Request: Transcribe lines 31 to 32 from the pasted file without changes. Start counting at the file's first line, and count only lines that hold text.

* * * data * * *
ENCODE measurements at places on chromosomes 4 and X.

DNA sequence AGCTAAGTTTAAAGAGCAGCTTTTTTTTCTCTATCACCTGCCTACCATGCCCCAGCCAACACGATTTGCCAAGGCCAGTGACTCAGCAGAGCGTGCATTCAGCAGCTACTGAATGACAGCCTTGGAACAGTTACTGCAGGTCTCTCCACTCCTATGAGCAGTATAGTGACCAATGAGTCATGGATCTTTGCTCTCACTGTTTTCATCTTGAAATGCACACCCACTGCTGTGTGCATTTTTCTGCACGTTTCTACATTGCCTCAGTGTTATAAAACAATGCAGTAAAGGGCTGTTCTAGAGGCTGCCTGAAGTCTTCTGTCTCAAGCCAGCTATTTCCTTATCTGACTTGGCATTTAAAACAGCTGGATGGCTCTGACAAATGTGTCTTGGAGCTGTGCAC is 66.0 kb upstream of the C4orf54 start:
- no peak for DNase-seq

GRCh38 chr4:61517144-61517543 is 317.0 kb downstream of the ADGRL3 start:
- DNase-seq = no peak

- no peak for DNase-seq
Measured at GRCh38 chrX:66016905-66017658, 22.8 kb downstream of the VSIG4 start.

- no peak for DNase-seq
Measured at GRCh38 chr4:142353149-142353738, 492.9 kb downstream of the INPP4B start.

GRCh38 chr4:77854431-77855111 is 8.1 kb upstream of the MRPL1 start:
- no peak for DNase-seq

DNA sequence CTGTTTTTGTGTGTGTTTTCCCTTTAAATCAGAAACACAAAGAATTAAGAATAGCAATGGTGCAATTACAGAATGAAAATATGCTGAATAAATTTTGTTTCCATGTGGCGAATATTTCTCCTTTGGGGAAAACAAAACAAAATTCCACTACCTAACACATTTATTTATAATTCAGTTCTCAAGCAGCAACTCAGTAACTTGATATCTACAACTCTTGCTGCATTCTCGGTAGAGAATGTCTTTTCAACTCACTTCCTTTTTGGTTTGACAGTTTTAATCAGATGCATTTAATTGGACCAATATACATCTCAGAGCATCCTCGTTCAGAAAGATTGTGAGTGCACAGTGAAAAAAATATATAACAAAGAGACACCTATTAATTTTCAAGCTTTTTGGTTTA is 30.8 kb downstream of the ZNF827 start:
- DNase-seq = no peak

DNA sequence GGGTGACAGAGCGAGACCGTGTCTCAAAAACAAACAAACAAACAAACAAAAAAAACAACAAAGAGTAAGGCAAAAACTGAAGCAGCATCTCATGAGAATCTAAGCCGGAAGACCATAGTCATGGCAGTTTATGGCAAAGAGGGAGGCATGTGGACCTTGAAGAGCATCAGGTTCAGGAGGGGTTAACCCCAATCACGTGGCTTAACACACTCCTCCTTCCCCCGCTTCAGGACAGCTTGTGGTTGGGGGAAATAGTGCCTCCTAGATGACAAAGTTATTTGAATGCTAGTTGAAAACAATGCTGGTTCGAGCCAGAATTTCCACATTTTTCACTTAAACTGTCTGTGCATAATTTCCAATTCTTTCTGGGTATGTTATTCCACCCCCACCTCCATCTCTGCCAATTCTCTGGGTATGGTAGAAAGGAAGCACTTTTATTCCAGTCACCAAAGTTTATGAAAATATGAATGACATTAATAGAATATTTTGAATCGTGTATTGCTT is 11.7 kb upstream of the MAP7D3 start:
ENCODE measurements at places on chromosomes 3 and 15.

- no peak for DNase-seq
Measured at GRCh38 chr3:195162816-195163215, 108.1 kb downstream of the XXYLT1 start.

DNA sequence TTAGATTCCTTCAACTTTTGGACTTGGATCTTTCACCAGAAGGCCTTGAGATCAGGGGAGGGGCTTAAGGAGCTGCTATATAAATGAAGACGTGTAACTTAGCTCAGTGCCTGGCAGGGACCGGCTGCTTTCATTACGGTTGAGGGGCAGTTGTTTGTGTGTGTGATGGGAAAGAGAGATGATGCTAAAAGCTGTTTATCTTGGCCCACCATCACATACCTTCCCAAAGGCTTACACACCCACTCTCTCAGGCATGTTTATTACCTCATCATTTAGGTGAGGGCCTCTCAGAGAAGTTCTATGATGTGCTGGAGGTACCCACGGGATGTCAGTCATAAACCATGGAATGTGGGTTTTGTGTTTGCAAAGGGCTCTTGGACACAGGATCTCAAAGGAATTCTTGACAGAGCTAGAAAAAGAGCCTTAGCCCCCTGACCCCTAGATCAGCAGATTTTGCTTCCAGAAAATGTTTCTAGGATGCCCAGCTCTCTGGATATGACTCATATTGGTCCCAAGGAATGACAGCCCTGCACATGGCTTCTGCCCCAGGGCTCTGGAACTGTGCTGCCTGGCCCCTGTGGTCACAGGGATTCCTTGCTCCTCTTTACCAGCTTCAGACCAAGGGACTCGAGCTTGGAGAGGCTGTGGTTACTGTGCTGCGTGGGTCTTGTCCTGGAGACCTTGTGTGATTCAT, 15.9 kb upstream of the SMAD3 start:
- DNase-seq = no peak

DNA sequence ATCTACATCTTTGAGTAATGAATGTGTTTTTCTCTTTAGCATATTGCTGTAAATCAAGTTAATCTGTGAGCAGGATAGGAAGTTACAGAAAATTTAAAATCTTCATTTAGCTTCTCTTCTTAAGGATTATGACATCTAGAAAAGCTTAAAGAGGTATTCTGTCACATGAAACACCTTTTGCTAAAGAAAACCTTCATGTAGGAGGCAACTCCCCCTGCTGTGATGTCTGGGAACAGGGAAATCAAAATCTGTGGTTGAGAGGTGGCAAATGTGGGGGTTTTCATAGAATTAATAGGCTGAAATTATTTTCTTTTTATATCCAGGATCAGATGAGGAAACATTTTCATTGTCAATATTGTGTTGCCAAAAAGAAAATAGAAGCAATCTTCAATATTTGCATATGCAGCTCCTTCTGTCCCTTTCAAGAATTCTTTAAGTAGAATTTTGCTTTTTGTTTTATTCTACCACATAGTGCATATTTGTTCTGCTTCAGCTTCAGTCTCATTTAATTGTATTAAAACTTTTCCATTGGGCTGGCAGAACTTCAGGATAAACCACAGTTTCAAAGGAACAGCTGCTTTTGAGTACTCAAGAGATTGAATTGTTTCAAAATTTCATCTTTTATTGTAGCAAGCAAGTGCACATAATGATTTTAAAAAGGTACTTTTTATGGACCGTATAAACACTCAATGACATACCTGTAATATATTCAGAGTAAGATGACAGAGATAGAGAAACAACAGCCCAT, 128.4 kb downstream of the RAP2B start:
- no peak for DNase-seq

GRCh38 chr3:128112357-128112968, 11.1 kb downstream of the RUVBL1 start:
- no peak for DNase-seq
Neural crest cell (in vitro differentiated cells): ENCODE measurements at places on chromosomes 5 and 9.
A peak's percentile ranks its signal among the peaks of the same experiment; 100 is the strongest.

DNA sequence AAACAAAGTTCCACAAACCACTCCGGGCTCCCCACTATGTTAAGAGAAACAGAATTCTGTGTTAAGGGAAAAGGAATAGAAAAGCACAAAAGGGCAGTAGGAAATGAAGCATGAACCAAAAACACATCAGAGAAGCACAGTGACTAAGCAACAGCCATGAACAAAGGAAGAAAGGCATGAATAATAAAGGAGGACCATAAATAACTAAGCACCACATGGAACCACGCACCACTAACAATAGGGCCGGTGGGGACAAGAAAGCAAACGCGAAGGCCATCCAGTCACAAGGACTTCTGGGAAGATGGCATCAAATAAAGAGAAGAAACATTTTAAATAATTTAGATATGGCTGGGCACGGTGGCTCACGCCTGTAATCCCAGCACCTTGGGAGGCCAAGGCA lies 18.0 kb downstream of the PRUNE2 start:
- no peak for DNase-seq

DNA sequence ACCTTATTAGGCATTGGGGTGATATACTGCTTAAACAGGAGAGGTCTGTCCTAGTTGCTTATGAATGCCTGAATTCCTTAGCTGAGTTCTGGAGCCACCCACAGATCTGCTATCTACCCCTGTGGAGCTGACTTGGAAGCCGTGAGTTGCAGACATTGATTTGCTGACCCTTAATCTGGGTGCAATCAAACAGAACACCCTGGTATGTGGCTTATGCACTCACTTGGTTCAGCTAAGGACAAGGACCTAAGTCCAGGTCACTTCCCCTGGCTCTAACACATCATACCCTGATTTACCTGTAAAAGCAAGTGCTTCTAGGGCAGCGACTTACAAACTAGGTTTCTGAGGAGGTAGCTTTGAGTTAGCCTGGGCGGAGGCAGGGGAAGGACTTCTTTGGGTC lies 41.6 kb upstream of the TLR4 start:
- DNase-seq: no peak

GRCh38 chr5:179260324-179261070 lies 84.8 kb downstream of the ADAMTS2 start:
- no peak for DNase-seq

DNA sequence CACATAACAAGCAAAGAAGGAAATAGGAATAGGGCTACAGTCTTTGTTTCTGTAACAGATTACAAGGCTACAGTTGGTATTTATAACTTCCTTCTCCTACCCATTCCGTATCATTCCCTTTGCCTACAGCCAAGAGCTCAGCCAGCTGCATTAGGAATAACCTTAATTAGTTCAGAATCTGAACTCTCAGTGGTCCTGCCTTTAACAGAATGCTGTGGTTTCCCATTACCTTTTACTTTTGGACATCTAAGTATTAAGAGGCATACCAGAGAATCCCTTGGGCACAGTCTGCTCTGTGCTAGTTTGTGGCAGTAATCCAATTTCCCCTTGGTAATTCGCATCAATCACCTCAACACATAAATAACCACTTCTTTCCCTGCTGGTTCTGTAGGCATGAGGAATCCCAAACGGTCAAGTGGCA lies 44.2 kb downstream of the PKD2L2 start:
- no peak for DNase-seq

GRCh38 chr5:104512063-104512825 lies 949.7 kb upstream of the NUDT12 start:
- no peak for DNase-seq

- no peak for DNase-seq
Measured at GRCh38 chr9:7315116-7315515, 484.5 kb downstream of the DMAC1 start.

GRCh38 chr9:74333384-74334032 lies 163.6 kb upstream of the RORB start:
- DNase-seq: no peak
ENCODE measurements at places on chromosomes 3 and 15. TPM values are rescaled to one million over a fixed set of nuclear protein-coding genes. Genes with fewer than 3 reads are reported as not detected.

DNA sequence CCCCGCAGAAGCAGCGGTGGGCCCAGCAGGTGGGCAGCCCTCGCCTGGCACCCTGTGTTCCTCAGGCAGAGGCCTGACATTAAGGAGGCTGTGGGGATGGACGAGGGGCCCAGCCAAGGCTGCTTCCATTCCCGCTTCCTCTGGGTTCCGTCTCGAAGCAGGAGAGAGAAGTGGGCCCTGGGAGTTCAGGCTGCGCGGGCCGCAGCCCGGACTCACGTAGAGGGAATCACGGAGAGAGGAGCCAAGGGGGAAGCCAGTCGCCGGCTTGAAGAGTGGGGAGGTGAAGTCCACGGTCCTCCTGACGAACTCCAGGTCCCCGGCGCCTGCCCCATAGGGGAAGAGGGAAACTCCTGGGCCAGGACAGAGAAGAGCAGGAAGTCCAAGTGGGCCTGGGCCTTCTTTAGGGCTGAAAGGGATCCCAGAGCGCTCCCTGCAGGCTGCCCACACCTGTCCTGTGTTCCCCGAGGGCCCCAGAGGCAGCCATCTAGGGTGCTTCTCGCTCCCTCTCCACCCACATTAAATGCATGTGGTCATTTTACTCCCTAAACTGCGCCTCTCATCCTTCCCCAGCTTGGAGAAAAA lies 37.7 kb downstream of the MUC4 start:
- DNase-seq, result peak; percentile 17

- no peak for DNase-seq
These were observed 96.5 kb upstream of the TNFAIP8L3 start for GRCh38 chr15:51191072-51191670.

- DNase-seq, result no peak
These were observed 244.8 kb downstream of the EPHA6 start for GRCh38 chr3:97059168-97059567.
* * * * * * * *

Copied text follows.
- no peak for DNase-seq

DNA sequence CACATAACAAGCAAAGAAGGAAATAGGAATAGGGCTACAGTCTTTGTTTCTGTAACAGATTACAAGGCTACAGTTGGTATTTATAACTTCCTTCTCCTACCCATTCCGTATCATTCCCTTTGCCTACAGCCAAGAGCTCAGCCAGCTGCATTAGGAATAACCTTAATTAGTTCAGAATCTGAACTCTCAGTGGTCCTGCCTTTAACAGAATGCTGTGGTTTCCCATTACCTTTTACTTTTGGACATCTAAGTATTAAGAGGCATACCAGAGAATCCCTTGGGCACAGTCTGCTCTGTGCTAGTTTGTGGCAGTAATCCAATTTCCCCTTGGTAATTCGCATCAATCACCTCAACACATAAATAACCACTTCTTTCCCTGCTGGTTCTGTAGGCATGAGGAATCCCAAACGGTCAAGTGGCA lies 44.2 kb downstream of the PKD2L2 start: